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Old 08-03-2010, 05:55 AM   #1
Ledbetter
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Default I think my fermentation is stuck

Hello everyone, I will go ahead and inform you all that this is my first batch of mead I have attempted. I have brewed many different types of beers before but I got a wild hair up the backside and thought I'd give this a try. Now I must admit I was probably a bit cocky with the procedure and just thought to myself "Hey its just like brewing Beer" but not quite as I have found out. Ofcourse it seems this whole process has been jinxed right from the get go or maybe its just a lack of preparation.

I suppose the trouble all began when I ordered my liquid yeast online and assumed it would arrive nice and chilled ready to be tossed in the fridge to wait till brew day. Now that I look back I should have ordered dry yeast and this wouldn't have been a problem but living in florida and when the package ends up sitting in my mail box for hours pretty much means the yeast is knocking on heaven's door by the time I am able to rescue from its hell. Now I did a little research and I do emphasize "little" when it came to making mead but I figured it was the same as making any wine or beer for that matter but I didn't realize that yeast needed a little extra shot when it came to making mead. Well to make a long story short, I made the batch 2 days ago, added 15 lbs. of honey to 3 gallons of water, about 3 lemons (I just let them steep while brewing), 1 1/2 tbsp. of cinnamon, and about 3 cups of strong green tea and an extra gallon of water added in the fermenter. I chilled it to about 70 degrees, pitched the yeast and I really haven't seen any indication of fermenting. I think it could be for a number of reasons: dead yeast, low nutrients, lack of experience, but I have bought a few packets of a dry yeast which is suppose to act as a good reviving strain for stuck fermentations, and a yeast energizer which hopefully should be here withing the next day or two.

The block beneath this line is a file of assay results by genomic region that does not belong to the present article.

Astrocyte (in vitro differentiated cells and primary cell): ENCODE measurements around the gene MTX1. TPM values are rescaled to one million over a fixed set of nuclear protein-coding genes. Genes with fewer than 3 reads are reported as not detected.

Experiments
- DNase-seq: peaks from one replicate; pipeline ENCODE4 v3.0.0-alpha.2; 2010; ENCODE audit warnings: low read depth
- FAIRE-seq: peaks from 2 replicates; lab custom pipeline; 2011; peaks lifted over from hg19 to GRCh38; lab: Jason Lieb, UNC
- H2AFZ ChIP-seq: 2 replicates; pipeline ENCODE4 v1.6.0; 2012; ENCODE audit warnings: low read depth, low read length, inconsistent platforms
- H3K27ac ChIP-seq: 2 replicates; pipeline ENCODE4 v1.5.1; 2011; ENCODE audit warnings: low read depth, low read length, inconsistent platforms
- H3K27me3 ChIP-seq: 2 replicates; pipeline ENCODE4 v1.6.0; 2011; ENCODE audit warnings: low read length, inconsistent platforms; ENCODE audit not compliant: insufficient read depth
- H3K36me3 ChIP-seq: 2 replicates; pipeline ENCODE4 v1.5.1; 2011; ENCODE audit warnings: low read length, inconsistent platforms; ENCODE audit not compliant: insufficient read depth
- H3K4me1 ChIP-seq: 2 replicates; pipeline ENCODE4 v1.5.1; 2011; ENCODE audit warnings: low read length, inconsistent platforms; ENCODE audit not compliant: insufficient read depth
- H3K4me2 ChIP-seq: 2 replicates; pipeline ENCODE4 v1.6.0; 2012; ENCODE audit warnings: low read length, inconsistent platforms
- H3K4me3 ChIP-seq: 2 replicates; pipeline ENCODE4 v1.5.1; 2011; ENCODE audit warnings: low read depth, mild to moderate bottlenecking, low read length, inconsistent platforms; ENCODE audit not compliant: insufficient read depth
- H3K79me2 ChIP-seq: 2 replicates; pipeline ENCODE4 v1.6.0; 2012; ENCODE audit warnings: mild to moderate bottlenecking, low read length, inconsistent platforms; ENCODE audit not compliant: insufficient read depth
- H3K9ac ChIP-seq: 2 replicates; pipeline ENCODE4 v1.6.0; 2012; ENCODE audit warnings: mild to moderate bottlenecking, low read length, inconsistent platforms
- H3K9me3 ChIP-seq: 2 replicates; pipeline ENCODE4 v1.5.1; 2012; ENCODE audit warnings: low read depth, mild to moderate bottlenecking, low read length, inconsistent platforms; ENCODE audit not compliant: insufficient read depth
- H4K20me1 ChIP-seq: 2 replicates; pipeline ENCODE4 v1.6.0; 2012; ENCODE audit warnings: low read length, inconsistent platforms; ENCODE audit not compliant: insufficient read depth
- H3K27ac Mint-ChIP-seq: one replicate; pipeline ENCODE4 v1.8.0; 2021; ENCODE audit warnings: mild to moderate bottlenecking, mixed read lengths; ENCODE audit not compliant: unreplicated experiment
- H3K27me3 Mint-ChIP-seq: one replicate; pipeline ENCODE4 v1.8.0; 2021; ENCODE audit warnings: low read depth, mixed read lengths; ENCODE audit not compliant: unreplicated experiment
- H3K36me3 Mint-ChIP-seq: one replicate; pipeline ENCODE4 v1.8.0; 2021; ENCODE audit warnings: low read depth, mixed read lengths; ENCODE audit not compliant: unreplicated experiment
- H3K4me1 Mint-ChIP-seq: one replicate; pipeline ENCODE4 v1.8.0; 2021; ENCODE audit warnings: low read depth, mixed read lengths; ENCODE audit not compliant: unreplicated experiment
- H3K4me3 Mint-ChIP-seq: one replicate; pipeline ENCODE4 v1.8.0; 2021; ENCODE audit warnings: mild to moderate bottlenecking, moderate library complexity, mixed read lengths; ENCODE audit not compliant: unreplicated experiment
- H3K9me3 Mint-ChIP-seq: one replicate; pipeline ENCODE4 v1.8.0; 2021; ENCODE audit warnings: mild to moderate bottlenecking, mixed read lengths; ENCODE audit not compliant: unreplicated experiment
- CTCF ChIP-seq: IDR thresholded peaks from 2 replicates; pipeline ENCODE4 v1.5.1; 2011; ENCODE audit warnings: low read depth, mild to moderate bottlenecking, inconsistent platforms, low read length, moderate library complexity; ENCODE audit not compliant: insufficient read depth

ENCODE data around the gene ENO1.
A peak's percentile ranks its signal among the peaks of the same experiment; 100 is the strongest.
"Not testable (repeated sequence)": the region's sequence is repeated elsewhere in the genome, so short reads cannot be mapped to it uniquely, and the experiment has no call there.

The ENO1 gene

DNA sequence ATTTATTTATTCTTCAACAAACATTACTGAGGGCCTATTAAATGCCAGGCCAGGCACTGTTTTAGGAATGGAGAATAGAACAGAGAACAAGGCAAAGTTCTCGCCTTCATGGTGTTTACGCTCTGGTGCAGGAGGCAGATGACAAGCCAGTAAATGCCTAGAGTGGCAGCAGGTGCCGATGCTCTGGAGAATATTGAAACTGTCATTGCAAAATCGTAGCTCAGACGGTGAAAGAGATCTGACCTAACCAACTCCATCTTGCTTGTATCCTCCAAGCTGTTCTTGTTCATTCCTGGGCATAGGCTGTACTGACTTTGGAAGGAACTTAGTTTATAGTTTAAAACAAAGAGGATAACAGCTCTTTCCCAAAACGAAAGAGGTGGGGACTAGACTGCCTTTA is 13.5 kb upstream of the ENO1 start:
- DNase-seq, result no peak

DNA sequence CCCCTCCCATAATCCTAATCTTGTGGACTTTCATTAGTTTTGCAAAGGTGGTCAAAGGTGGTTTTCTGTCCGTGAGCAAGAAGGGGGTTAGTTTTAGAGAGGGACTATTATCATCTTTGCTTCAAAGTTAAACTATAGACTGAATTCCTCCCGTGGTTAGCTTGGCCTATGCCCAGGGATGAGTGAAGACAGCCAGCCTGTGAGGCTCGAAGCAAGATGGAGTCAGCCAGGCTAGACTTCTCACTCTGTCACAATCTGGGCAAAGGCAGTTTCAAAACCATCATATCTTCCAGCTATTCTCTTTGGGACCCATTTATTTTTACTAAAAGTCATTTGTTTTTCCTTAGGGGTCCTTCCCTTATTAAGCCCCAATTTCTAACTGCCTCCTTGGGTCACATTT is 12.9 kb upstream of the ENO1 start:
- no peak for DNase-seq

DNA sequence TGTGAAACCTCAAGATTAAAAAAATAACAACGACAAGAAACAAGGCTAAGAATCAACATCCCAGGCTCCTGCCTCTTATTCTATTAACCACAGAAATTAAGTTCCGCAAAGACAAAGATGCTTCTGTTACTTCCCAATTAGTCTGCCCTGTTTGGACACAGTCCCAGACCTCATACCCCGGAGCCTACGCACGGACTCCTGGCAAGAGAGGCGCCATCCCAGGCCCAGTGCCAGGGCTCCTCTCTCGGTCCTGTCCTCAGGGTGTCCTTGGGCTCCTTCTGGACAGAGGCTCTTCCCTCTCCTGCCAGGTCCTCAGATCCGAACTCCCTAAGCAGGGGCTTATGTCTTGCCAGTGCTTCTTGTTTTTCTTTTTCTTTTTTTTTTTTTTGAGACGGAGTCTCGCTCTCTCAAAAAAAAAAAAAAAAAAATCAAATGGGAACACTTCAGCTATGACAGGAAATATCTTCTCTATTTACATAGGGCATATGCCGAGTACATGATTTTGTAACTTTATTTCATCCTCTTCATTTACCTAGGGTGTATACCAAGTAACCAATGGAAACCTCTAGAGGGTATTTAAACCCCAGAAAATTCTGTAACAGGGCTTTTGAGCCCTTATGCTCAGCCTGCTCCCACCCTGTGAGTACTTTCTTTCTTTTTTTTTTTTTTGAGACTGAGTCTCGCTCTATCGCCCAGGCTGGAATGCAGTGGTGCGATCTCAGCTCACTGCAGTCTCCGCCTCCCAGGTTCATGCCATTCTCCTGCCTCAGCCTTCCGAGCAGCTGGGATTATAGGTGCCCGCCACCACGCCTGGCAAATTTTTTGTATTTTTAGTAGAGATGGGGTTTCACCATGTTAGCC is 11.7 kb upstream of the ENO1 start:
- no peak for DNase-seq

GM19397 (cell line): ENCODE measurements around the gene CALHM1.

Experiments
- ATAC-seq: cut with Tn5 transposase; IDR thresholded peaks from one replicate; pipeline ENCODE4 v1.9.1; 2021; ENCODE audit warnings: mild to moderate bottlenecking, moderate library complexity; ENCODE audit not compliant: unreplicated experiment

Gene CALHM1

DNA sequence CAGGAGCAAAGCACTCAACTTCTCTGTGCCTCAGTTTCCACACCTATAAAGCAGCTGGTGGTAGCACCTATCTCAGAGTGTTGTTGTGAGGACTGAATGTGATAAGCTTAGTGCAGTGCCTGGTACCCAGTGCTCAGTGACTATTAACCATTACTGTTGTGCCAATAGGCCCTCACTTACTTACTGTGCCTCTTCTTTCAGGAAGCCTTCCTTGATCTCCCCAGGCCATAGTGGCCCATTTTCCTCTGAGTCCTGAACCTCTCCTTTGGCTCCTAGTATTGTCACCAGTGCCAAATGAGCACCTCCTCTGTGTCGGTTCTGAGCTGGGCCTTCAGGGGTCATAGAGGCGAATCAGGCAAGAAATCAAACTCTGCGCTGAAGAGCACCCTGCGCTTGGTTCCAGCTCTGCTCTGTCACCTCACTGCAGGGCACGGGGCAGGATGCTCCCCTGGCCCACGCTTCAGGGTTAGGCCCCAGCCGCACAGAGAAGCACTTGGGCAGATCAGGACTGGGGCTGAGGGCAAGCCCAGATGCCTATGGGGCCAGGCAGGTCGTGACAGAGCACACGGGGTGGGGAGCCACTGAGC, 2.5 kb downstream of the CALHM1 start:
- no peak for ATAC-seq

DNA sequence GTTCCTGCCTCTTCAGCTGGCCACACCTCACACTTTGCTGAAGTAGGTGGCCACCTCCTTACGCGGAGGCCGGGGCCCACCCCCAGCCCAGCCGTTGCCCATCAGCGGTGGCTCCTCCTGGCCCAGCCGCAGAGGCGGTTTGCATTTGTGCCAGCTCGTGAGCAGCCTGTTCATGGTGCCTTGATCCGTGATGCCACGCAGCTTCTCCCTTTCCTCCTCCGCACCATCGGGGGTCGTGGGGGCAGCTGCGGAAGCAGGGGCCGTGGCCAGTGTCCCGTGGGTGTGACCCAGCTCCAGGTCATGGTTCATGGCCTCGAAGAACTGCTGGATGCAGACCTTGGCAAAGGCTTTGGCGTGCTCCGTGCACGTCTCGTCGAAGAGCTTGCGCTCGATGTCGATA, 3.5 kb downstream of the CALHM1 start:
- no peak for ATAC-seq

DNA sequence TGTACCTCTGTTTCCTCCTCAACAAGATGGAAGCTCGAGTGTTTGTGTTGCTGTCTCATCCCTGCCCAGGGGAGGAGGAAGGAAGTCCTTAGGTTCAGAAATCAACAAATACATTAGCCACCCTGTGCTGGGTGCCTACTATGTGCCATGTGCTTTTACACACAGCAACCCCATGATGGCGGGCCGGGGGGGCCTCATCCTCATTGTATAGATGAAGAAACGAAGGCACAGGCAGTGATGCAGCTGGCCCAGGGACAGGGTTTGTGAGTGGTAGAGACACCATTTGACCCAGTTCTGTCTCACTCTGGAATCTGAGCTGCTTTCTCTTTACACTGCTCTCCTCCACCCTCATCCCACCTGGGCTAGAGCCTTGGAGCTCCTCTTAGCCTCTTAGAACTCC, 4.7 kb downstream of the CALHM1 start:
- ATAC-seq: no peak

Now I guess my question is whether I should continue on with my original plan to salvage this patch which is to bring the mixture back to a boil killing off any bacteria strains that may have decided to take root, add a non-perservative grape juice to hopefully balance out the nutrients, chill it back down, add the new yeast and hope for the best. But I will be honest and say it has been about 2 1/2 years since I brewed my last batch of beer so I'm a bit rusty and could really use some expert advice on how to bring this batch of mead back from the brink of death.

any advice, tips, and even insults are welcome

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Old 08-03-2010, 07:22 AM   #2
smn
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I have no experience using liquid yeast, but from your description it sounds like the yeast has been pasteurized in the mail. With those ingredients you should be able to see something in two days, unless the starting yeast colony was extremely small. I don't think this case can be called a stuck fermentation but more like a didn't start at all-fermentation.

I definitely wouldn't boil the must. Just add some nutrient, stir, re-hydrate a packet (or two if you want to play safe) of yeast for 15 minutes in a glass of warm water, pitch and stir well. You should be fine.

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Old 08-03-2010, 01:43 PM   #3
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Did the smack pack swell up normally?

It is very possible that the yeast you pitched had low viable counts. If so, it would take a couple of days to get through lag phase. With mead musts you may not see much in the way of foam, and if you have any leaks, there may be no bubbling of an airlock.

Do you see any visible tiny bubbling on the surface? Does it fizz when stirred? These would indicate activity, and of course, checking the gravity will confirm that it is dropping if the yeast are going.

If you don't see any activity, aerate the snot out of it as the yeast will need oxygen to have maximal growth and cell division at this point. It may also be worthwhile to check the pH if you can - sometimes adding lemon juice can drop it too low. If that doesn't work, you'll need to pitch some new yeast. You don't have to pasteurize the must unless you just want to do so for giggles. The new yeast will be able to establish themselves and dominate the fermentation.

Which dry yeast did you order?

Medsen

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Old 08-03-2010, 03:51 PM   #4
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Thanks for the timely responses. I took a peek today and I may have been just overly concerned about it, there seems to be a whole multitude of bubbles more then yesterday and a slight accumulation of foam on the top of the must. It could be that due to the heat of delivery the yeast just had to go through that lag phase before it could get started. I'll still probably stir in a couple of cups of grape juice just to play it safe and use yeast nutrients from now on.

The dry yeast I ordered was Lalvin K1V-1116 Wine Yeast. It seemed to be a hardier strain of yeast that could tolerate high temperatures, and was said to be excellent at restarting stuck fermentations. But it looks like I may not need it for this batch after all.

Thanks again for the advice!!

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Old 08-03-2010, 04:17 PM   #5
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Be sure and aerate well to get the yeast biomass up to a level to finish the job.

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